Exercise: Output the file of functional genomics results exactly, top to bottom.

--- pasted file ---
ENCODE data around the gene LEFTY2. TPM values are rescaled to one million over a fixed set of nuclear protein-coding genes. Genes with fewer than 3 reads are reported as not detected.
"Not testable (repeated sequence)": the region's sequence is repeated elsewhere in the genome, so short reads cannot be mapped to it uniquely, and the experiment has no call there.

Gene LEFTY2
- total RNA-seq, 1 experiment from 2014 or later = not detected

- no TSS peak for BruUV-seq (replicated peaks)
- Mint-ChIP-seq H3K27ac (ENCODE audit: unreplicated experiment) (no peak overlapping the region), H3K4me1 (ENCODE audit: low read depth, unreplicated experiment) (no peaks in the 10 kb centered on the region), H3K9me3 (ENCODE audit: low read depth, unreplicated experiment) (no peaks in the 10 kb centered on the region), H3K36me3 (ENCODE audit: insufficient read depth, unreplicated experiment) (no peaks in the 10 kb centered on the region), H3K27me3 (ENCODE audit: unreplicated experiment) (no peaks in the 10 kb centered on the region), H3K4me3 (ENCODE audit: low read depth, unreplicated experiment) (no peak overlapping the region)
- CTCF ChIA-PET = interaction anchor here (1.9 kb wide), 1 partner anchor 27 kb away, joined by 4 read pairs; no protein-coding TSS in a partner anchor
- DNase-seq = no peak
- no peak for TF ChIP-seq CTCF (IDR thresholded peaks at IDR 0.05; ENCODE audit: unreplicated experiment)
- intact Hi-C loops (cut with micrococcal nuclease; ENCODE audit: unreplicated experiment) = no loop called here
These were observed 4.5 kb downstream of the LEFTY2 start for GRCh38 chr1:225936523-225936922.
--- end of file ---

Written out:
ENCODE data around the gene LEFTY2. TPM values are rescaled to one million over a fixed set of nuclear protein-coding genes. Genes with fewer than 3 reads are reported as not detected.
"Not testable (repeated sequence)": the region's sequence is repeated elsewhere in the genome, so short reads cannot be mapped to it uniquely, and the experiment has no call there.

Gene LEFTY2
- total RNA-seq, 1 experiment from 2014 or later = not detected

- no TSS peak for BruUV-seq (replicated peaks)
- Mint-ChIP-seq H3K27ac (ENCODE audit: unreplicated experiment) (no peak overlapping the region), H3K4me1 (ENCODE audit: low read depth, unreplicated experiment) (no peaks in the 10 kb centered on the region), H3K9me3 (ENCODE audit: low read depth, unreplicated experiment) (no peaks in the 10 kb centered on the region), H3K36me3 (ENCODE audit: insufficient read depth, unreplicated experiment) (no peaks in the 10 kb centered on the region), H3K27me3 (ENCODE audit: unreplicated experiment) (no peaks in the 10 kb centered on the region), H3K4me3 (ENCODE audit: low read depth, unreplicated experiment) (no peak overlapping the region)
- CTCF ChIA-PET = interaction anchor here (1.9 kb wide), 1 partner anchor 27 kb away, joined by 4 read pairs; no protein-coding TSS in a partner anchor
- DNase-seq = no peak
- no peak for TF ChIP-seq CTCF (IDR thresholded peaks at IDR 0.05; ENCODE audit: unreplicated experiment)
- intact Hi-C loops (cut with micrococcal nuclease; ENCODE audit: unreplicated experiment) = no loop called here
These were observed 4.5 kb downstream of the LEFTY2 start for GRCh38 chr1:225936523-225936922.